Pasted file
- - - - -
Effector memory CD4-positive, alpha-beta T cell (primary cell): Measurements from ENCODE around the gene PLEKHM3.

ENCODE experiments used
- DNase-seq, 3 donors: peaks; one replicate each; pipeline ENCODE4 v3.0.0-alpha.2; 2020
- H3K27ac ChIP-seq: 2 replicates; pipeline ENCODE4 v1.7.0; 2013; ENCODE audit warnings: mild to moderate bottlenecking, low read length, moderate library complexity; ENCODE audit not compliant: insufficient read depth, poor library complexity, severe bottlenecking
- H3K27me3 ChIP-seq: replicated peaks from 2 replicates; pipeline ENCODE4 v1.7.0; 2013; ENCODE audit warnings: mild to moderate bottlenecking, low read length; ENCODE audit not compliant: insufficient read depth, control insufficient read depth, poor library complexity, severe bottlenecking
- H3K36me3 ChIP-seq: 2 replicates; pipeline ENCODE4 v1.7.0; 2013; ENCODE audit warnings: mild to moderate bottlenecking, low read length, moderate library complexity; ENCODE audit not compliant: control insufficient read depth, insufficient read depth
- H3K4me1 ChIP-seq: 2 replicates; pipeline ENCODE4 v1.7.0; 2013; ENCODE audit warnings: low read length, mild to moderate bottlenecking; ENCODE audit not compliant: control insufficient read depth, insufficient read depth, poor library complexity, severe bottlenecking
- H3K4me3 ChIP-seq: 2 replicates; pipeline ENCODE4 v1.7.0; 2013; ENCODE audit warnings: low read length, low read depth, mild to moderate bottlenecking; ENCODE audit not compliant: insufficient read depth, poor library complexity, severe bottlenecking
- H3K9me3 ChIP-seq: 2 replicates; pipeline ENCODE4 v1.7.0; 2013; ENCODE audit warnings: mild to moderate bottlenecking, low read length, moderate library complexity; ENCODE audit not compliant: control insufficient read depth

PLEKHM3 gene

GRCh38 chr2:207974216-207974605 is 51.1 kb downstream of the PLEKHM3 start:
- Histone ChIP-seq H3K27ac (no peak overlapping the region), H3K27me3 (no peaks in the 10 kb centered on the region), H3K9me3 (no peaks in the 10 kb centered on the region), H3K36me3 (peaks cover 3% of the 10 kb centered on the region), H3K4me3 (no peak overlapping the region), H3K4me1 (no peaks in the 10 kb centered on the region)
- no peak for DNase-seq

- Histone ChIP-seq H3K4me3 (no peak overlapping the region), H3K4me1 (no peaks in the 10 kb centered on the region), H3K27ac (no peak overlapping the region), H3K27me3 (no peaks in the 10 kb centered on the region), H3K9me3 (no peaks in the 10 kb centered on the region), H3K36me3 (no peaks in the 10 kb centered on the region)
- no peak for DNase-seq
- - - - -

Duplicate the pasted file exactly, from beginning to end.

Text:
Effector memory CD4-positive, alpha-beta T cell (primary cell): Measurements from ENCODE around the gene PLEKHM3.

ENCODE experiments used
- DNase-seq, 3 donors: peaks; one replicate each; pipeline ENCODE4 v3.0.0-alpha.2; 2020
- H3K27ac ChIP-seq: 2 replicates; pipeline ENCODE4 v1.7.0; 2013; ENCODE audit warnings: mild to moderate bottlenecking, low read length, moderate library complexity; ENCODE audit not compliant: insufficient read depth, poor library complexity, severe bottlenecking
- H3K27me3 ChIP-seq: replicated peaks from 2 replicates; pipeline ENCODE4 v1.7.0; 2013; ENCODE audit warnings: mild to moderate bottlenecking, low read length; ENCODE audit not compliant: insufficient read depth, control insufficient read depth, poor library complexity, severe bottlenecking
- H3K36me3 ChIP-seq: 2 replicates; pipeline ENCODE4 v1.7.0; 2013; ENCODE audit warnings: mild to moderate bottlenecking, low read length, moderate library complexity; ENCODE audit not compliant: control insufficient read depth, insufficient read depth
- H3K4me1 ChIP-seq: 2 replicates; pipeline ENCODE4 v1.7.0; 2013; ENCODE audit warnings: low read length, mild to moderate bottlenecking; ENCODE audit not compliant: control insufficient read depth, insufficient read depth, poor library complexity, severe bottlenecking
- H3K4me3 ChIP-seq: 2 replicates; pipeline ENCODE4 v1.7.0; 2013; ENCODE audit warnings: low read length, low read depth, mild to moderate bottlenecking; ENCODE audit not compliant: insufficient read depth, poor library complexity, severe bottlenecking
- H3K9me3 ChIP-seq: 2 replicates; pipeline ENCODE4 v1.7.0; 2013; ENCODE audit warnings: mild to moderate bottlenecking, low read length, moderate library complexity; ENCODE audit not compliant: control insufficient read depth

PLEKHM3 gene

GRCh38 chr2:207974216-207974605 is 51.1 kb downstream of the PLEKHM3 start:
- Histone ChIP-seq H3K27ac (no peak overlapping the region), H3K27me3 (no peaks in the 10 kb centered on the region), H3K9me3 (no peaks in the 10 kb centered on the region), H3K36me3 (peaks cover 3% of the 10 kb centered on the region), H3K4me3 (no peak overlapping the region), H3K4me1 (no peaks in the 10 kb centered on the region)
- no peak for DNase-seq

- Histone ChIP-seq H3K4me3 (no peak overlapping the region), H3K4me1 (no peaks in the 10 kb centered on the region), H3K27ac (no peak overlapping the region), H3K27me3 (no peaks in the 10 kb centered on the region), H3K9me3 (no peaks in the 10 kb centered on the region), H3K36me3 (no peaks in the 10 kb centered on the region)
- no peak for DNase-seq